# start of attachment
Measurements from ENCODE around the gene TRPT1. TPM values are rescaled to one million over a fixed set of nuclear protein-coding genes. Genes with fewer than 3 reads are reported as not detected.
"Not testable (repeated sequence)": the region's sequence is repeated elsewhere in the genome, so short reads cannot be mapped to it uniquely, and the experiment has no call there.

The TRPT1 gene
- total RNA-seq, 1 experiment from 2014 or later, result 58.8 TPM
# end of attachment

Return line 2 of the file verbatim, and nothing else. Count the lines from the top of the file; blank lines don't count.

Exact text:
"Not testable (repeated sequence)": the region's sequence is repeated elsewhere in the genome, so short reads cannot be mapped to it uniquely, and the experiment has no call there.